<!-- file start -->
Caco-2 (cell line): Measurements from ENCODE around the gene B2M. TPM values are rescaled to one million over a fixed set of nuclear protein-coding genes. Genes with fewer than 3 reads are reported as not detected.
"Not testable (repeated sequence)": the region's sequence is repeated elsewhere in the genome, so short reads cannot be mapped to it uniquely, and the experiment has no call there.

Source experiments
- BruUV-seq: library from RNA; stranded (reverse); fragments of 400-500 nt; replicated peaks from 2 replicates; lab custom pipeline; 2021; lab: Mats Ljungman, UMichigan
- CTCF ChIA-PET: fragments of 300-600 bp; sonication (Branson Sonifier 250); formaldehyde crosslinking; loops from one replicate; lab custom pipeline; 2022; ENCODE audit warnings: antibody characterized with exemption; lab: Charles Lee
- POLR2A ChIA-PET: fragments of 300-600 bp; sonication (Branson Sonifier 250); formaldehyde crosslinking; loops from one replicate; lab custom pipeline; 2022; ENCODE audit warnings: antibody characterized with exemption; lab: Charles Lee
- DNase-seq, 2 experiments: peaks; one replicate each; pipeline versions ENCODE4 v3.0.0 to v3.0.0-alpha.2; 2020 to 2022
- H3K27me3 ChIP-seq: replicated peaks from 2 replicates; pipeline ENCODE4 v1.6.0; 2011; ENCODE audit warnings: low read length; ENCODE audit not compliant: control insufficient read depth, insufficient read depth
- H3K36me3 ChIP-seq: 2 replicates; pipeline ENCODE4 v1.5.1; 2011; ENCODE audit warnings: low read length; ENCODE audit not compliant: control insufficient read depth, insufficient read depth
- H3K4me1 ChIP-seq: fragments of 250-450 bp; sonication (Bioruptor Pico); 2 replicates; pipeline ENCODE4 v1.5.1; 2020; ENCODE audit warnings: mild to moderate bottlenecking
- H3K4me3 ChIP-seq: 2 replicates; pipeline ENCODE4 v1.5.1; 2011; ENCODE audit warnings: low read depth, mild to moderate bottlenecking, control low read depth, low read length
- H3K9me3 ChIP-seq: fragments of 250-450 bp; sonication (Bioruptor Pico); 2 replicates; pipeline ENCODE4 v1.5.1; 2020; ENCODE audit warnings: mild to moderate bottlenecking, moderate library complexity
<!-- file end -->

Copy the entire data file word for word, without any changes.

Caco-2 (cell line): Measurements from ENCODE around the gene B2M. TPM values are rescaled to one million over a fixed set of nuclear protein-coding genes. Genes with fewer than 3 reads are reported as not detected.
"Not testable (repeated sequence)": the region's sequence is repeated elsewhere in the genome, so short reads cannot be mapped to it uniquely, and the experiment has no call there.

Source experiments
- BruUV-seq: library from RNA; stranded (reverse); fragments of 400-500 nt; replicated peaks from 2 replicates; lab custom pipeline; 2021; lab: Mats Ljungman, UMichigan
- CTCF ChIA-PET: fragments of 300-600 bp; sonication (Branson Sonifier 250); formaldehyde crosslinking; loops from one replicate; lab custom pipeline; 2022; ENCODE audit warnings: antibody characterized with exemption; lab: Charles Lee
- POLR2A ChIA-PET: fragments of 300-600 bp; sonication (Branson Sonifier 250); formaldehyde crosslinking; loops from one replicate; lab custom pipeline; 2022; ENCODE audit warnings: antibody characterized with exemption; lab: Charles Lee
- DNase-seq, 2 experiments: peaks; one replicate each; pipeline versions ENCODE4 v3.0.0 to v3.0.0-alpha.2; 2020 to 2022
- H3K27me3 ChIP-seq: replicated peaks from 2 replicates; pipeline ENCODE4 v1.6.0; 2011; ENCODE audit warnings: low read length; ENCODE audit not compliant: control insufficient read depth, insufficient read depth
- H3K36me3 ChIP-seq: 2 replicates; pipeline ENCODE4 v1.5.1; 2011; ENCODE audit warnings: low read length; ENCODE audit not compliant: control insufficient read depth, insufficient read depth
- H3K4me1 ChIP-seq: fragments of 250-450 bp; sonication (Bioruptor Pico); 2 replicates; pipeline ENCODE4 v1.5.1; 2020; ENCODE audit warnings: mild to moderate bottlenecking
- H3K4me3 ChIP-seq: 2 replicates; pipeline ENCODE4 v1.5.1; 2011; ENCODE audit warnings: low read depth, mild to moderate bottlenecking, control low read depth, low read length
- H3K9me3 ChIP-seq: fragments of 250-450 bp; sonication (Bioruptor Pico); 2 replicates; pipeline ENCODE4 v1.5.1; 2020; ENCODE audit warnings: mild to moderate bottlenecking, moderate library complexity